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Six months post-infection, the hearts of patients who had mild disease appear similar on cardiac MRI scans to the hearts of patients who were never infected.
Lasting heart damage is unlikely in patients who suffer from mild COVID-19 infection, according to new research, indicating there is little need to screen the hearts of these patients.
In a study published May 8 in JACC Cardiovascular Imaging, a team of investigators from University College London (UCL) showed, based on an analysis of healthcare workers who became infected with the virus while caring for patients, that people who are either asymptomatic or who develop mild symptoms do not suffer the same cardiovascular problems as those with severe disease, such as blood clots or heart inflammation.
“Cardiovascular abnormalities are no more common in seropositive versus seronegative otherwise healthy, workforce representative individuals six months post-mild severe acute respiratory syndrome coronavirus 2 infection,” said the team led by Thomas Treibel, MBBS, Ph.D., from the UCL Institute of Cardiovascular Science and Barts Health NHS Trust.
There has been a great deal of research over the past year into how the virus impacts the hearts of patients who suffer severe disease, but, to date, there has been little work into whether patients with mild cases will experience the same lingering, potentially life-long, problems. These findings, the team said, should assuage the cardiovascular concerns of the overwhelming majority of patients who experience mild COVID-19 cases.
“Disentangling the impact COVID-19 has on the heart has been a challenge,” Triebel said. “But, we’re now at the stage of the pandemic where we can really start to get a grip on the longer-term implications COVID-19 has on the health of our heart and blood vessels.”
For their study, the team drew from the pool of healthcare providers who worked most closely with patients who were COVID-19-positive. They selected 149 individuals with mild symptoms from the COVIDsortium, a study from three London hospitals where healthcare workers provided weekly blood, saliva, and nasal swab samples for 16 weeks. Participants had an average age of 37 and 58 percent of the group were female.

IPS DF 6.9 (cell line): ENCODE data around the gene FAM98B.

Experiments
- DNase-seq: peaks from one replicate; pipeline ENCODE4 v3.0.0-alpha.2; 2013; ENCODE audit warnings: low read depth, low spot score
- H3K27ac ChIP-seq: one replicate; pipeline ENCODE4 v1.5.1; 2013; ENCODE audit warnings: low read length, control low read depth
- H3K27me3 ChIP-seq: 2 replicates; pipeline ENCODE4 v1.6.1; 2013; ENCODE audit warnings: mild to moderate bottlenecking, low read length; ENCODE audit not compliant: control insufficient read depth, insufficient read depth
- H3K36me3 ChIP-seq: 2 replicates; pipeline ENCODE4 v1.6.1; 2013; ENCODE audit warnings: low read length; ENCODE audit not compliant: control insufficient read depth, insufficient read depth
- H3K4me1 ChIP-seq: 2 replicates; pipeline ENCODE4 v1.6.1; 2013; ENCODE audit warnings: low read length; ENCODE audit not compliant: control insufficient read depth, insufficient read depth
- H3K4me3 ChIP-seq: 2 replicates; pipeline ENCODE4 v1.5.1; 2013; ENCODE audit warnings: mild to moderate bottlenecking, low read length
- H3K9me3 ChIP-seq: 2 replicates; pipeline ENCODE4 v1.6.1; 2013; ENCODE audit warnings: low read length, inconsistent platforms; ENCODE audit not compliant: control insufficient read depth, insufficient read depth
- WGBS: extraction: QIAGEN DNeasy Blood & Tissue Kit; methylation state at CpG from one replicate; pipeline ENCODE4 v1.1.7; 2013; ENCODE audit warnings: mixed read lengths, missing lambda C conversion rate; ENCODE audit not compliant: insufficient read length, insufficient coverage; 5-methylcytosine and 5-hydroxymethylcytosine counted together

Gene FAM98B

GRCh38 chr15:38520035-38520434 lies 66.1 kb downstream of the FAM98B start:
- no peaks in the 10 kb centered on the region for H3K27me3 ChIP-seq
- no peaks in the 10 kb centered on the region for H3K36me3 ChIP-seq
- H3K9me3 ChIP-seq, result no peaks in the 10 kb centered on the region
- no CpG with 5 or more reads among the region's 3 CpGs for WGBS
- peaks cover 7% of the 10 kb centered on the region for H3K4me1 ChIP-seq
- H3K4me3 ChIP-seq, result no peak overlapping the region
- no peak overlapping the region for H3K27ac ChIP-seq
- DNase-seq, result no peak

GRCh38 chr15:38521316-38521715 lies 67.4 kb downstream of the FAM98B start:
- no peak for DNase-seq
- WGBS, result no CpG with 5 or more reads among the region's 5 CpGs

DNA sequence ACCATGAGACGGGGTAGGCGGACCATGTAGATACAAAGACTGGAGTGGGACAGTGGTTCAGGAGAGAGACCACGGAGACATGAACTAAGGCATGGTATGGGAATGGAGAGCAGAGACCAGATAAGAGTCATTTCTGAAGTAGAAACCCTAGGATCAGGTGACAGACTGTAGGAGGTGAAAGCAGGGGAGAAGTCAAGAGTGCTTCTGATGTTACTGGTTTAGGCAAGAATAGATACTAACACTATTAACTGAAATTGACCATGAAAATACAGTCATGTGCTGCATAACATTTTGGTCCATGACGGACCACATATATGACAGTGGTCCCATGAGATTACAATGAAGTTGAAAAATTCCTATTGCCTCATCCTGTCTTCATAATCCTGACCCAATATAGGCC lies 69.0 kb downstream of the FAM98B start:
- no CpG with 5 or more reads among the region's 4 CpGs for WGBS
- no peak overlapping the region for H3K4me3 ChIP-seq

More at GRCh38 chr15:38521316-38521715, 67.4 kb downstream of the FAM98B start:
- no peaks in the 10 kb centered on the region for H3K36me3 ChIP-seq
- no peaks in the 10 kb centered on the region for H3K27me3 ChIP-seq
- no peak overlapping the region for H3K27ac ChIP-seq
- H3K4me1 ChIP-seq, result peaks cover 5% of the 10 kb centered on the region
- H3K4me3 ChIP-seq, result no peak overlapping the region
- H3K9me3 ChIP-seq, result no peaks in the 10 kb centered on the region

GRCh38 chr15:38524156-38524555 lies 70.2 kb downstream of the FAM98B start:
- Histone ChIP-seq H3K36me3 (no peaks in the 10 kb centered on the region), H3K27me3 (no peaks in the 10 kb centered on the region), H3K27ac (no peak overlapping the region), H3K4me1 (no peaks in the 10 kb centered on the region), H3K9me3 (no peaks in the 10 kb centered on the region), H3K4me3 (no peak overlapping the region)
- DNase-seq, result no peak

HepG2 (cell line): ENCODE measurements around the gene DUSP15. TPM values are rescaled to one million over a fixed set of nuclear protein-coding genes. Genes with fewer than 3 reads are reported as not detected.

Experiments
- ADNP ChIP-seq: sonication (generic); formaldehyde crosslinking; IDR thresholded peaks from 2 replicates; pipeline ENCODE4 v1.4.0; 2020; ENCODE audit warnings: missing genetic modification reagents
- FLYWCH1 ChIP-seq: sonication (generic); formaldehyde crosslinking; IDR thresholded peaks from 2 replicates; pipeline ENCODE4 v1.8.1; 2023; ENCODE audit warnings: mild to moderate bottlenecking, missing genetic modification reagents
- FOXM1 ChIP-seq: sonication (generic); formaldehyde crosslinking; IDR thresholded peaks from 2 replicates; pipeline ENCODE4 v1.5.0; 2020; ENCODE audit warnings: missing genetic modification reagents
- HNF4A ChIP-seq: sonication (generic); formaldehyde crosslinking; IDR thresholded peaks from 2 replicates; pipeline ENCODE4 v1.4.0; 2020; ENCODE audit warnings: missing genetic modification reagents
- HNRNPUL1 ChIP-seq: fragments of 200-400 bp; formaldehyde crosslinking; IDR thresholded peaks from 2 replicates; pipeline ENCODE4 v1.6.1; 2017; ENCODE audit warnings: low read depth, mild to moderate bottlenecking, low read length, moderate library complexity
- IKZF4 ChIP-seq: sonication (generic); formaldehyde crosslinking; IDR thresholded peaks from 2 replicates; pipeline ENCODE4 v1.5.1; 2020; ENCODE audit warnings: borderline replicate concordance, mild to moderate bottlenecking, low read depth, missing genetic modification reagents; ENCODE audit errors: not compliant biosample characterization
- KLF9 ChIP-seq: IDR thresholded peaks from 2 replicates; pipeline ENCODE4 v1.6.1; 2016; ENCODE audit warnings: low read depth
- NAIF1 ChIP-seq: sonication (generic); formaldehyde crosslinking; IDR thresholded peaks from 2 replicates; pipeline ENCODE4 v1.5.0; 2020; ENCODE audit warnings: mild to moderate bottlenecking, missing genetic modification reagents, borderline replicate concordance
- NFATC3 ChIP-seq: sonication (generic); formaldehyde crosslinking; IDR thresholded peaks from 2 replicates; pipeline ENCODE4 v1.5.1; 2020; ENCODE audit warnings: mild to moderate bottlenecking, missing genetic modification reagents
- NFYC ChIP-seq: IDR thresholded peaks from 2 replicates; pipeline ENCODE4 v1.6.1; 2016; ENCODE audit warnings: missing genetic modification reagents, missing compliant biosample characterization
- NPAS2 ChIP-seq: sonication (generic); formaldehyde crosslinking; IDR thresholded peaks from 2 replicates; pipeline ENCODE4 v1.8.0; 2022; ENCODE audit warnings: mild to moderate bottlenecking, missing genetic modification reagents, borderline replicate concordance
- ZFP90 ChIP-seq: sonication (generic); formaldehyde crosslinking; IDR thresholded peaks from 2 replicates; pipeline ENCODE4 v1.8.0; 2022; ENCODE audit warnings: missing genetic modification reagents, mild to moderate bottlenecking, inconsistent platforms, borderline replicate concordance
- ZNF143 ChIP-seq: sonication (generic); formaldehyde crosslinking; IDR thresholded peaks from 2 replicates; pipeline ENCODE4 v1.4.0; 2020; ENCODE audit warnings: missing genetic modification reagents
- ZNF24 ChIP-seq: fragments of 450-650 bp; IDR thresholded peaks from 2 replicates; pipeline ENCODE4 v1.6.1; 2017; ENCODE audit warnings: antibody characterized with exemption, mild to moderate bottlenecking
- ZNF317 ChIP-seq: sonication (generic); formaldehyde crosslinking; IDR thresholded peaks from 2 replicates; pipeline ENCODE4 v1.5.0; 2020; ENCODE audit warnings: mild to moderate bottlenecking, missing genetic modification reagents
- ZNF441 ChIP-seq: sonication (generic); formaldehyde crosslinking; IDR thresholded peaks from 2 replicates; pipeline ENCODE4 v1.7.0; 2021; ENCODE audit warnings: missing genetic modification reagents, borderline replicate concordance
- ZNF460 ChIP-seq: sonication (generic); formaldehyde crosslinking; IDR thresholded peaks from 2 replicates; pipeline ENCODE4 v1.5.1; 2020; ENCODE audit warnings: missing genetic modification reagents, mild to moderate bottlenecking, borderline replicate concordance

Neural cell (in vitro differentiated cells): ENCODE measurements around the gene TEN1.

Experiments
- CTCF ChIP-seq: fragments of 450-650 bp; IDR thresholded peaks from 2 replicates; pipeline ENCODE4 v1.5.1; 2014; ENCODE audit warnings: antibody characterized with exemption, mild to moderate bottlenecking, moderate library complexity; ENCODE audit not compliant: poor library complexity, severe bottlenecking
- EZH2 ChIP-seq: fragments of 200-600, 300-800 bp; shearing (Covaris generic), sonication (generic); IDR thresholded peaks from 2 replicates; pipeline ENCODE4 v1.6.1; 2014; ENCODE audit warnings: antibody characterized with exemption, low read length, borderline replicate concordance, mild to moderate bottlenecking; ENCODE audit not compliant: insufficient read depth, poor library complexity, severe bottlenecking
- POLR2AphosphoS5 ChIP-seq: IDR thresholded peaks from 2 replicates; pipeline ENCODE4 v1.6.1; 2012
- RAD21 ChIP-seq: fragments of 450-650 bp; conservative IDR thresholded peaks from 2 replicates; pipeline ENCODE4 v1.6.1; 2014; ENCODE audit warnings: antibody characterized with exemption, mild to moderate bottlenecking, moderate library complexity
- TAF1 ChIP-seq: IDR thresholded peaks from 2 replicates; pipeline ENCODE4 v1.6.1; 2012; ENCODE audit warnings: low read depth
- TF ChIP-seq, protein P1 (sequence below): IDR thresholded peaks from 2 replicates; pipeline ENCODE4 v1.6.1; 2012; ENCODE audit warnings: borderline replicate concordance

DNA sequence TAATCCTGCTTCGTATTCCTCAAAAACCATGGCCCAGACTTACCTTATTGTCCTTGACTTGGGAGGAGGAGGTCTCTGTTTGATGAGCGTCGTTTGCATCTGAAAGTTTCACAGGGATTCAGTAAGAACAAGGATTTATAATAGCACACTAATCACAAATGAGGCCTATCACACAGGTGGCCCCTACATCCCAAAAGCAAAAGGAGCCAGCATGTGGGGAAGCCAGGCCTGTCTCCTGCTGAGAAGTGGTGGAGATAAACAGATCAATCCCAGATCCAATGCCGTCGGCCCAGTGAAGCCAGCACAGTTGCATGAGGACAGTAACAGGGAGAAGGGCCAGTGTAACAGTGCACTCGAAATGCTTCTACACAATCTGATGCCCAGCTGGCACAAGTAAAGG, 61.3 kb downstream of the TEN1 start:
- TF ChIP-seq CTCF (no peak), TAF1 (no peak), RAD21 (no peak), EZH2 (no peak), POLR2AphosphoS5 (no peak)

The team conducted cardiac MRI exams on 74 healthcare workers six months after their mild infection, focusing on heart structure and function. They compared their findings to scans from 75 healthy age, sex, and ethnicity matched controls who were never infected with the virus.
Based on their analysis, the team determined that between the group with previous mild COVID-19 and those who never contracted the virus, there were no differences in cardiac structure (left ventricular volumes, mass, or atrial area), function (ejection fraction, global longitudinal shortening, aortic distensibility), tissue characterization (T1, T2, extracellular volume fraction mapping, late gadolinium enhancement) or biomarkers (troponin, N-terminal pro-B-type natriuretic peptide).
Some small abnormalities were picked up on MRI, but they were not identified more often in patients who had been infected than in those who were not. The changes, the team said, could have been caused by multiple non-COVID-related factors.
By examining a patient population with such close contact with the virus, Treibel said, the team is able to offer some reassurance as the pandemic continues on worldwide.
“We’ve been able to capitalize on our incredible frontline staff who’ve been exposed to the virus this past year, and we’re pleased to show that the majority of people who’ve had COVID-19 seem to not be at increased risk of developing future heart implications,” he said. “We now need to focus our attention on the long-term impact the virus has in those who’ve been hit hardest by the disease.”
Treibel’s colleague Sonya Babu-Narayan, MBBS, associate medical director at the British Heart Foundation (BHF) and consultant cardiologist, agreed these findings are a positive step in the continued fight against the pandemic – and that more work is coming.
“Throughout the pandemic, BHF researchers have made progress investigating the short and long-term effects of COVID-19 on the heart and circulatory system,” she said. “There’s still a lot more work to be done, but for not it seems the good news is that mild COVID-19 illness does not appear to be linked to lasting heart damage.”
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